Mar 03 2016

Misunderstanding Fascism

Many liberal pundits today use the label “fascist” to tag conservatives they don’t like. They describe fascism as a populist movement that taps into a festering rage among a blue collar (mostly) segment of the population, based primarily on the frustration of economic suppression. Populism is a movement of popular opinion, usually involving some form of struggle against a ruling and privileged elite class. Populist movements are often associated with authoritarian and fascist leanings. This kind of movement eventually elevates a “strong man” leader to a position of dictatorship. The strong leader can then release the pent up popular rage, and it often manifests as racism, sexism, and general ridicule of anything they don’t like. A continuation of the sequence often leads to war.

This description of fascism is accurate to a degree, but it only describes the product of the movement. Fascism is a branch of socialism. Socialism involves public (social) control of the means of economic production, meaning industry and business. Historically, Communism has accomplished this goal by taking control of business and industry and turning that control over to social organizations (central planning committees). Wealthy business owners react to this by leaving the country to find a better environment for their endeavors. Fascism offers a “softer” alternative where control of business and industry remains in private control, but is strongly “regulated” by central planning social organizations. It is hoped that this will encourage business owners to remain in the country, creating a synergistic fusion of capitalism and socialism. This solution has also been described as Social Democracy.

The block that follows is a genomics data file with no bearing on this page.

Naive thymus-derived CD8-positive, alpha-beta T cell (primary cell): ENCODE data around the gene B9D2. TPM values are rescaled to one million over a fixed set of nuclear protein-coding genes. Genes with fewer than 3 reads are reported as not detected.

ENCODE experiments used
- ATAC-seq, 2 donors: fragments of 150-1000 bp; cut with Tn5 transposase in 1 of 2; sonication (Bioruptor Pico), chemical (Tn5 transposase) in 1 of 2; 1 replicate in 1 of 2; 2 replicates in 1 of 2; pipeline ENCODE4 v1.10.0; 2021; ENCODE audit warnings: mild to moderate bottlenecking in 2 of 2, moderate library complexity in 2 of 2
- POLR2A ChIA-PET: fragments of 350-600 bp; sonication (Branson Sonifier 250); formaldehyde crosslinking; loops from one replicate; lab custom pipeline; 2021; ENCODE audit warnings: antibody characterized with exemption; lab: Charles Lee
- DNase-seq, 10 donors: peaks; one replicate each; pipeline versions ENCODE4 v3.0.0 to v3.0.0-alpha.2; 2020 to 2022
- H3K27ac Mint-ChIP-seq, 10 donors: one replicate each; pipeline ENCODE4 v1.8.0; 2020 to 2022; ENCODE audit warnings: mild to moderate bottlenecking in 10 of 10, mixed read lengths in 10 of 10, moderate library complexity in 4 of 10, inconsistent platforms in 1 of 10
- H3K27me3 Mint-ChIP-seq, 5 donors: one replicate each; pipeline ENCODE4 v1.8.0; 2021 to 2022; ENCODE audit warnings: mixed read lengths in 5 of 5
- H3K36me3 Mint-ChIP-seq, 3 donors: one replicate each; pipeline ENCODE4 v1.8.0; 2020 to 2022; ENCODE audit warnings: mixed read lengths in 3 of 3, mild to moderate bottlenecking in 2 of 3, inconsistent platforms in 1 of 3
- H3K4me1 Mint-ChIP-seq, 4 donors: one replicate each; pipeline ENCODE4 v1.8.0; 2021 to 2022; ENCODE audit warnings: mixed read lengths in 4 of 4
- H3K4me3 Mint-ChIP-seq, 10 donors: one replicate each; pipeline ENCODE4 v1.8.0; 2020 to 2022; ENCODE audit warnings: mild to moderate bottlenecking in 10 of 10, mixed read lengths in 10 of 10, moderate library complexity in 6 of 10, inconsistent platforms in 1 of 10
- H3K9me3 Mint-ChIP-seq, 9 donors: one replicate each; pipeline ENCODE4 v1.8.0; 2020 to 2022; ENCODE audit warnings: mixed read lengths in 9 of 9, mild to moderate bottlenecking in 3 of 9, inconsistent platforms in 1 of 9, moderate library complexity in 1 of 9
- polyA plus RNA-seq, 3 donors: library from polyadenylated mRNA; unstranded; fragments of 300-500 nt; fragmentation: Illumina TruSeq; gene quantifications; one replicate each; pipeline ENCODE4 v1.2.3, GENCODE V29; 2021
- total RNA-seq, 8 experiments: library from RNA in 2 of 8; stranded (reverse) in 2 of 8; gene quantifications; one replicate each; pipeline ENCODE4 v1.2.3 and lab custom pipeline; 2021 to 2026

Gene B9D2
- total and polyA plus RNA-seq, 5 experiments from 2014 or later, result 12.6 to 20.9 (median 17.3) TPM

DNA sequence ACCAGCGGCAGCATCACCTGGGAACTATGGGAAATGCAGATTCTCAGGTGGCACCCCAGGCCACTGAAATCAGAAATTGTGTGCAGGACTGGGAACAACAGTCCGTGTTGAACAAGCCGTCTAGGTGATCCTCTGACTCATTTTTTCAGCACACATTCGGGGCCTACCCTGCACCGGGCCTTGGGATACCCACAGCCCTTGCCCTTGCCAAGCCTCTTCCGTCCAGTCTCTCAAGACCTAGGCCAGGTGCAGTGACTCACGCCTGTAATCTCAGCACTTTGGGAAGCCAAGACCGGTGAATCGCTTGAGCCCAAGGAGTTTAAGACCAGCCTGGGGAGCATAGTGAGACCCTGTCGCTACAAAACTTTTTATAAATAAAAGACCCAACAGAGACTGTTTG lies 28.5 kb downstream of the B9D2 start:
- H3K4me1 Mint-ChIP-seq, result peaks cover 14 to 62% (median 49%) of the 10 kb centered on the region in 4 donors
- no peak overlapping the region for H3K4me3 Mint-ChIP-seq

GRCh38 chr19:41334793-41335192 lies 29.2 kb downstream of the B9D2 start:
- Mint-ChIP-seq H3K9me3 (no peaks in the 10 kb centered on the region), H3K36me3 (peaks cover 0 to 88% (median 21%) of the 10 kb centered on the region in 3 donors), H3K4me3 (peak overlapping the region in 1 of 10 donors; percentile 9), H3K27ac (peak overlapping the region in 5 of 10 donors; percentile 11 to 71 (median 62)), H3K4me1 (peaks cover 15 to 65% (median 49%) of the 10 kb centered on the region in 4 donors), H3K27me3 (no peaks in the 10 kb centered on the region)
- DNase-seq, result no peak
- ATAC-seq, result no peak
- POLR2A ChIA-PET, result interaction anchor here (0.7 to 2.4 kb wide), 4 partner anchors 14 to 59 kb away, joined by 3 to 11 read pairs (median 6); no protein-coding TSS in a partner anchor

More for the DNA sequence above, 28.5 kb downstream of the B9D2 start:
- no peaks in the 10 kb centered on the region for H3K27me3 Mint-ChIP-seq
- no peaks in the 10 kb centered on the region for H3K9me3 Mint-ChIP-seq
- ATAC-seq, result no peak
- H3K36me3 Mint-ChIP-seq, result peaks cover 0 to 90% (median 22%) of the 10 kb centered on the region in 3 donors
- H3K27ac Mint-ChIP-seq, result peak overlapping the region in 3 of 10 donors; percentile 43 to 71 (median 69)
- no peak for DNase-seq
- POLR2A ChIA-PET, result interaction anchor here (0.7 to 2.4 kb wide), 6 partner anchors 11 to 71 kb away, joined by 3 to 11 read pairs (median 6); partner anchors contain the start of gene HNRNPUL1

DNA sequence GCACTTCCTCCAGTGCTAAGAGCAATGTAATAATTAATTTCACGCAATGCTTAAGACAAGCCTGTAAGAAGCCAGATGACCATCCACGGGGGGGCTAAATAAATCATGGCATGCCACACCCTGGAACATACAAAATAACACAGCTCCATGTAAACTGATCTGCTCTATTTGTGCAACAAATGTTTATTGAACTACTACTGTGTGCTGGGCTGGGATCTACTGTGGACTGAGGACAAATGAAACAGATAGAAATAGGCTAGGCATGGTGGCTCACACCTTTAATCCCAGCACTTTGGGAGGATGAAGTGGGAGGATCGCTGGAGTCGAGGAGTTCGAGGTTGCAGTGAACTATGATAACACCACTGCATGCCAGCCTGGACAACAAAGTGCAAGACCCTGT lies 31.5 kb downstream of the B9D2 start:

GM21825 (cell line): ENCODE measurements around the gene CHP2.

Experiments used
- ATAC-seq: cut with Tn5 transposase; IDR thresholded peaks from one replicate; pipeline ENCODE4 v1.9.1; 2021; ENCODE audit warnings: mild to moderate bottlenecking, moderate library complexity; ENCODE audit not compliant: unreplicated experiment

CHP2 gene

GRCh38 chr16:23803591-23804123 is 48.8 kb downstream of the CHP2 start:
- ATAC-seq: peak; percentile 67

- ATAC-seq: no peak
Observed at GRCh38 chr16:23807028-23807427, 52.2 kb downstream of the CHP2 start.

Both forms of Socialism (Communism and Fascism) negate free market exchange (Capitalism) in the name of “social justice” and “redistribution of wealth” and “economic equality”. Motivated by a desire to create some ethical form of equality, both forms of Socialism fail at promoting innovation and efficiency because of the planning by committees. They also concentrate power in fewer hands, spawning the inevitable coagulation into tyranny. The end result is the above description of populism elevating a dictator and releasing pent up rage in destructive waves. This is always the end result of all forms of Socialism.

The term “fascist” cannot be used to describe a conservative advocate of free markets, because the term itself implies the opposite. It can only be used in a comparative sense when a conservative acts like an authoritarian, but then that candidate cannot really be a conservative who believes in limited government or free market exchange.